Amid the light-hearted fanfare generated by environmental activists in the French capital, however, the climate summit has also been notable for a hardening of tone against perceived climate-change deniers — several of whom have been subject to highly personalised campaigns.
Fiona Wild, a representative of the mining group BHP Billiton at the talks, flew back to Australia on Thursday after becoming the focus of an aggressive campaign against individuals in Paris accused of trying to water down the final climate agreement.
Ms Wild and several others had their faces plastered on more than 1,000 large “wanted” posters, which were put up around luxury hotels in Paris. The targets were accused of being “climate criminals” trying to “keep fossil fuels at the centre of human development”.
A spokesperson for BHP Billiton said Ms Wild flew back to Australia before the end of the summit “following a very concerning campaign by French activists . . . which incorrectly claimed BHP Billiton [and Ms Wild] were climate-change deniers”.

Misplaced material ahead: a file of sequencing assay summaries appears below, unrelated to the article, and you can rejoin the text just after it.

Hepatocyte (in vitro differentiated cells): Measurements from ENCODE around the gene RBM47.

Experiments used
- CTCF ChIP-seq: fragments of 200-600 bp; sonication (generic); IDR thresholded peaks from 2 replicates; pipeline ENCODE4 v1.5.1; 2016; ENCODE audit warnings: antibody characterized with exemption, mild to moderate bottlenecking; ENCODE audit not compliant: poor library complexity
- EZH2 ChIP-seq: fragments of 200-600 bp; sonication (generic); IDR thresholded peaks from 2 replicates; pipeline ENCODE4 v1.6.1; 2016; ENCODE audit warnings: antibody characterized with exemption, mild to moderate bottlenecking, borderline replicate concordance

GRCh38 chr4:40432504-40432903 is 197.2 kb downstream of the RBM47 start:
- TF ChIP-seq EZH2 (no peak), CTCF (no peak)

One person close to Ms Wild said she had also been warned that more personal attacks against her were to come. The BHP Billiton spokesperson called the campaign “highly personalised and unfair”.
The crusade reflected the generally hostile attitude to climate sceptics in Paris, with senior policy figures making clear that this time they were not welcome and their point of view was no longer valid.
Others on the “wanted” list included Benjamin Sporton, head of the World Coal Association; Marc Morano, who runs the climate sceptic website ClimateDepot.com; Myron Ebell, director of the US think-tank Competitive Enterprise Institute; Bjorn Lomborg, Danish author of The Skeptical Environmentalist; and James Taylor, senior fellow at the Heartland Institute, another US libertarian think-tank.
Some were more relaxed than others about being branded “criminals”.